The set up of each episode begins in Chinatown (we’re never told what city, but an educated guess would be Los Angeles). A secluded pet shop, run by the mysterious Count D, purports to sell “love, hope, and dreams” to its varied clientele in the form of exotic pets. Each customer must sign a contract promising, among other things, to not show the pet to anyone else. The consequences of breaking any of the terms of the contract are dire. Among the pets sold in these four episodes are an evil rabbit (don’t laugh … it’s Watership Down-style evil), a gorgon, a mermaid, and a kirin (an ancient creature that grants wishes at a terrible cost). It’s clear that the Count also sells plain old dogs and cats; but he seems to reserve the exotic beasts for those clients in need of a blood-soaked moral lesson.

The series is like a cross between The Twilight Zone and Tales from the Crypt, with Count D acting as both narrator and instigator of these bizarre little tales. A subplot running through all four episodes concerns police detective Leon Orcot, who knows that something unseemly is happening at the pet shop, but of course doesn’t guess at the supernatural. He provides the perfect foil/audience for these stories and, as the series moves on, begins to go to the count more as an informant than a suspect. It’s easy to imagine an awkward friendship emerging between the two characters, had the series been allowed to continue.

While I’m normally a bit of a purist (maybe snob) about dubbing, the English voice cast for this series was simply amazing. John DeMita plays Count D as an androgynous male without ever slipping into any sort of effeminate parody.  He’s a thin ghost in a kimono whispering hideous secrets. Alex Fernandez plays Leon Orcot as a tough cop who is neither stubborn nor dull-witted, an intelligent detective who can adapt to the fantastic dramas of the series. The commentary track has a wonderful and funny conversation between DeMita, Fernandez and Jack Fletcher (voice director for the English adaptation of the series) and is one of the best I’ve ever heard.

The series only ran four episodes and came out more than a decade ago, so it was never terribly popular in the United States; but if you can find a copy, pick it up. Just creepy fun.


Josh Wimmer Reviews Everything I Need to Know I Learned From Dungeons & Dragons

Wednesday, September 26th, 2012 | Posted by Bill Ward

everythingineed-toknowilearnedfromdungeonsdragonsEverything I Need to Know I Learned From Dungeons & Dragons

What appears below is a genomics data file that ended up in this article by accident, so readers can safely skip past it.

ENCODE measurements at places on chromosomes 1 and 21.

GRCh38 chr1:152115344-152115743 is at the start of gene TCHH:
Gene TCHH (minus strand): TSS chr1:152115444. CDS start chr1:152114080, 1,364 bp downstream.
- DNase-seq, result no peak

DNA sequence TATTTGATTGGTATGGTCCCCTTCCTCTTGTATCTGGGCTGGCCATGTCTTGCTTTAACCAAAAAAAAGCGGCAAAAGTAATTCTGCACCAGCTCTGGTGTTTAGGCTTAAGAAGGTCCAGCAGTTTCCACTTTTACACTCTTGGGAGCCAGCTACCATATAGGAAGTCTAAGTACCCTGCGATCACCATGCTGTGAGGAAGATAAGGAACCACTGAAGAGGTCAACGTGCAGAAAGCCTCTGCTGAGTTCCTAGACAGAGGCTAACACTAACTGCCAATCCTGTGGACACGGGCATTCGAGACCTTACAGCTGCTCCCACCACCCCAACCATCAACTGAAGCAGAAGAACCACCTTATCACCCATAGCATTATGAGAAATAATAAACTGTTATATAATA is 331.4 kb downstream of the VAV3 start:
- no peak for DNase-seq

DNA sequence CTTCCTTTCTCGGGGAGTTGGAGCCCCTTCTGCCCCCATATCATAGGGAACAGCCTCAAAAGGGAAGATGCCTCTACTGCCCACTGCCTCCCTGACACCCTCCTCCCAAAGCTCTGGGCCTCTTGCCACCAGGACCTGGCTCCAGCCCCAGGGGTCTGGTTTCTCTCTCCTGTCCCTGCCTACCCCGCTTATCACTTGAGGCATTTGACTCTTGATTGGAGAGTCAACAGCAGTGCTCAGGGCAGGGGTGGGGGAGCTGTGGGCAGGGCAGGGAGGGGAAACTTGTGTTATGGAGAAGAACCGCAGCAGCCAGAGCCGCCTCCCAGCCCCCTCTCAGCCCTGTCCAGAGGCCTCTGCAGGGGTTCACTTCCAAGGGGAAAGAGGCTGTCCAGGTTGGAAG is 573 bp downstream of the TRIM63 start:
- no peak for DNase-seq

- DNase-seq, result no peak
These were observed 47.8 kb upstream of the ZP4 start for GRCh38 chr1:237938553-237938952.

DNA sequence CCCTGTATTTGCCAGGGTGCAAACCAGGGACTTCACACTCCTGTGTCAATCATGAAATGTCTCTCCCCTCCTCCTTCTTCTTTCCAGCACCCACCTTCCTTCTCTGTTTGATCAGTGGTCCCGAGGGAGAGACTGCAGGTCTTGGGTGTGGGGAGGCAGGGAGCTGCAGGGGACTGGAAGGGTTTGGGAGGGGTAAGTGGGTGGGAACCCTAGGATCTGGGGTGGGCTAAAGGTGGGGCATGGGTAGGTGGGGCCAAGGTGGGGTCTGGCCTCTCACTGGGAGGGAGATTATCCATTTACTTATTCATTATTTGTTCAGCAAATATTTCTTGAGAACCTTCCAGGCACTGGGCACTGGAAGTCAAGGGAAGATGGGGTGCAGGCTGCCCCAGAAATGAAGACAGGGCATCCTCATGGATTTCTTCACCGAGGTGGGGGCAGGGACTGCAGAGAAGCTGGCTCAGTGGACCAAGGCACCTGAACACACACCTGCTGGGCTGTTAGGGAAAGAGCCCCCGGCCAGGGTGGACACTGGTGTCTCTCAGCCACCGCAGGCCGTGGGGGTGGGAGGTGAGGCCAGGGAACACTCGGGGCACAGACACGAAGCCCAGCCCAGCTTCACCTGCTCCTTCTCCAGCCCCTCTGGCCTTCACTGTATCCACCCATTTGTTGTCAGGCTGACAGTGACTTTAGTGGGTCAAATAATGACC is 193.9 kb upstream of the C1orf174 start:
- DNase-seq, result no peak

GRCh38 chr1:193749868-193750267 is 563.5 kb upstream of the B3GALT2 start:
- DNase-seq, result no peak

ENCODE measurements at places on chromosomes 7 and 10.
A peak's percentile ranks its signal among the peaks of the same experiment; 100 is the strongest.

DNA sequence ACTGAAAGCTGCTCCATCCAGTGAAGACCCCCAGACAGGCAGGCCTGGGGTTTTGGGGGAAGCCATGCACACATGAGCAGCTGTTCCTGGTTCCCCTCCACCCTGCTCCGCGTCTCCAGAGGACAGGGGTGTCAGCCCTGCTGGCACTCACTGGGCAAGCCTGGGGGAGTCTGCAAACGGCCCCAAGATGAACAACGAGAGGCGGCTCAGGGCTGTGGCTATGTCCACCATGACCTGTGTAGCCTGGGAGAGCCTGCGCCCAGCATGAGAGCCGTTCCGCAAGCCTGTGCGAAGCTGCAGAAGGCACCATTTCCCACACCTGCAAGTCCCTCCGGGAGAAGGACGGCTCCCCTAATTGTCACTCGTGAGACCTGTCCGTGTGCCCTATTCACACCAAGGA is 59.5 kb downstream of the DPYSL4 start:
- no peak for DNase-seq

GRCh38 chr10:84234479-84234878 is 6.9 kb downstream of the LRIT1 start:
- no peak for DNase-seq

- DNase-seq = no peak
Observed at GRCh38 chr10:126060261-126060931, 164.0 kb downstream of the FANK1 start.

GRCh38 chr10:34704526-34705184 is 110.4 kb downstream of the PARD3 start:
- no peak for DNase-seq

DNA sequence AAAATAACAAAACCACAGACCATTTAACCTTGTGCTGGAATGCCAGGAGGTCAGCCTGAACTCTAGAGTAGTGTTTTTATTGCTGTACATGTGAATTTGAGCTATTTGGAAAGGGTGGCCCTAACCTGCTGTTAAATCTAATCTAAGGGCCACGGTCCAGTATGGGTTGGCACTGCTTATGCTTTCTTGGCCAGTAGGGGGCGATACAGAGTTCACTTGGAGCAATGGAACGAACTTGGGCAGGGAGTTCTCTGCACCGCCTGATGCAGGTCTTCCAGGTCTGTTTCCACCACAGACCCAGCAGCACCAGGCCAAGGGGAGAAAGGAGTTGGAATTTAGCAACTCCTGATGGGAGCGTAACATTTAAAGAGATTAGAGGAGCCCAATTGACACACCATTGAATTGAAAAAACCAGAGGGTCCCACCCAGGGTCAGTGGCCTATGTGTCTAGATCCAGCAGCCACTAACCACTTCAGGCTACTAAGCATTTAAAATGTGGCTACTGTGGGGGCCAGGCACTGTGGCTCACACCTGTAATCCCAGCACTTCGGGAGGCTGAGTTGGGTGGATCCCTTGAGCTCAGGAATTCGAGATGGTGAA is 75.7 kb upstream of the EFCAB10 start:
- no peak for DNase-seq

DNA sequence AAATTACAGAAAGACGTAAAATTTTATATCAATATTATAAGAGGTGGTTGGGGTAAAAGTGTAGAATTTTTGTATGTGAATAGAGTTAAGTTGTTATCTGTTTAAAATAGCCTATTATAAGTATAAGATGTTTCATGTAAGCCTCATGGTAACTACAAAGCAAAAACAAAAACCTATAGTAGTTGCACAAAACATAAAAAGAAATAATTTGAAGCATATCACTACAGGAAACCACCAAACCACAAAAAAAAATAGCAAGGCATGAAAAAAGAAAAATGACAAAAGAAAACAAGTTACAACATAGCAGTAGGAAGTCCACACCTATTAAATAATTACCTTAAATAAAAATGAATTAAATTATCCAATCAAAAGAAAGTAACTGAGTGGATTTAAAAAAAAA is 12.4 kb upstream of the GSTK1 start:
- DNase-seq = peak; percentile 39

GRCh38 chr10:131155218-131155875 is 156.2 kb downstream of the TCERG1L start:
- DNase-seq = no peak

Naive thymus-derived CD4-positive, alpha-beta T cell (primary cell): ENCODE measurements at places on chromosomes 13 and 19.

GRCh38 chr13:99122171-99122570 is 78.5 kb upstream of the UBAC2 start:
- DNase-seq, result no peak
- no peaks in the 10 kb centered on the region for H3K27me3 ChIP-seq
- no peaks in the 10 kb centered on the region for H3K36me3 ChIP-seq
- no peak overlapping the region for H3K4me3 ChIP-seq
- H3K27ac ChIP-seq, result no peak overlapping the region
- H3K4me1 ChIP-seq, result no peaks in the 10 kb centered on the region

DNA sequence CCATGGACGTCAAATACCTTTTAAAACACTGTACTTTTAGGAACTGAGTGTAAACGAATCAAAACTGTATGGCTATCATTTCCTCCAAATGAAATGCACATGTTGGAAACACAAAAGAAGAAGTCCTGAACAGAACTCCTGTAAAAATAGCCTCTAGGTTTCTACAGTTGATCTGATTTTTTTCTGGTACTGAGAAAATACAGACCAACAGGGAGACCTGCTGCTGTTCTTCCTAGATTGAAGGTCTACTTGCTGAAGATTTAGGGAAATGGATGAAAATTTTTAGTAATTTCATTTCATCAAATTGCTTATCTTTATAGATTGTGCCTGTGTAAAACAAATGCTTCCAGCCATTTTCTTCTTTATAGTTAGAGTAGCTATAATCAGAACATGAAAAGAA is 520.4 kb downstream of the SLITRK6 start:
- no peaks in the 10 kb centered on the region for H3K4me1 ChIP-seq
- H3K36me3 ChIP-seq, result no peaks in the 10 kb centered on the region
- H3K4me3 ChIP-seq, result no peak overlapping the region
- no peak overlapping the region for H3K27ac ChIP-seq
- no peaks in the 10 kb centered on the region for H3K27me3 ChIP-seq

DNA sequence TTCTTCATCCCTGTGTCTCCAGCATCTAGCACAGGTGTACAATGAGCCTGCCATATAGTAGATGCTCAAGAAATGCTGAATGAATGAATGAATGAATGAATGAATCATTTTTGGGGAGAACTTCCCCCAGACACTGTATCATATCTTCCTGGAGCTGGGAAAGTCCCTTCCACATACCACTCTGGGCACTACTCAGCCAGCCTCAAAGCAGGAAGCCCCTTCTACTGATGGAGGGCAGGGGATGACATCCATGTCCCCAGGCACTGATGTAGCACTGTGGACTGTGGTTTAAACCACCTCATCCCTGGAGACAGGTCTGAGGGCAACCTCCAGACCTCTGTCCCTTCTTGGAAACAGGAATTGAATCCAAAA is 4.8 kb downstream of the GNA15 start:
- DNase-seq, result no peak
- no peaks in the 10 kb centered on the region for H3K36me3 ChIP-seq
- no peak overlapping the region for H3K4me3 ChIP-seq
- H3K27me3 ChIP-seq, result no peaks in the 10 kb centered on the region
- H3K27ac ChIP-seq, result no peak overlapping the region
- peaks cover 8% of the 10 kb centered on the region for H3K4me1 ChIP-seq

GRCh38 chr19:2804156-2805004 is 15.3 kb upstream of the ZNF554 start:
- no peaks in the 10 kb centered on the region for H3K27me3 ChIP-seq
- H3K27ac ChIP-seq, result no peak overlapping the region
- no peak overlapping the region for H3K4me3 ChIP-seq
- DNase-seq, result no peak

Shelly Mazzanoble
Wizards of the Coast (192 pp, $12.95, September 2011)
Reviewed by Josh Wimmer

I have my first-edition AD&D Monster Manual open on my desk, and I’m looking at the entry for “mimic.” As many of you will likely recall, a mimic is a creature that disguises itself as something else — a chest, maybe, or a door — to fool unwary adventurers.

That is where my head went after reading Shelly Mazzanoble’s second book; she is a bit of a mimic. I don’t mean that she cannot stand sunlight or that she resembles stone or wood — hey, this is not a perfect analogy — or even that her armor class is only 7. I bet it is at least 5. She strikes me as dexterous (not to mention closer to chaotic good than true neutral).

No, what I mean is that Everything I Need to Know I Learned From Dungeons & Dragons, while delightful, struck me as only tangentially “One Woman’s Quest to Turn Self-Help Into Elf-Help,” as the subtitle puts it.

Mazzanoble is fun to spend time with. Most of the book is concerned with her relationships with her mom, Judy (this is the mom ur-name, I think), and boyfriend, Bart. Judy has a lot of advice to offer, much of it on the subject of Mazzanoble and Bart’s love life. Mazzanoble clearly adores her mother — they talk daily, which I can accept intellectually is a beautiful thing, for someone else who is not me — but she gets justifiably fed up when Judy starts sending her an unending stream of books like The Secret.

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New Treasures: Dreadfleet

Tuesday, September 25th, 2012 | Posted by John ONeill

dreadfleetThere are games that are perfect for an impulse buy, and there are games you need to budget for. And then there are games that you lust after for months, scrimping and saving, until you’ve collected enough pennies to seal the deal.

Such a game is Dreadfleet, a prize I’ve been eyeing for many months. It finally arrived on Friday, and I’ve been cooing over it ever since. I haven’t had a chance to try it yet, but I’m sure if I leave it out where Drew can find it, he’ll ask to play it with me.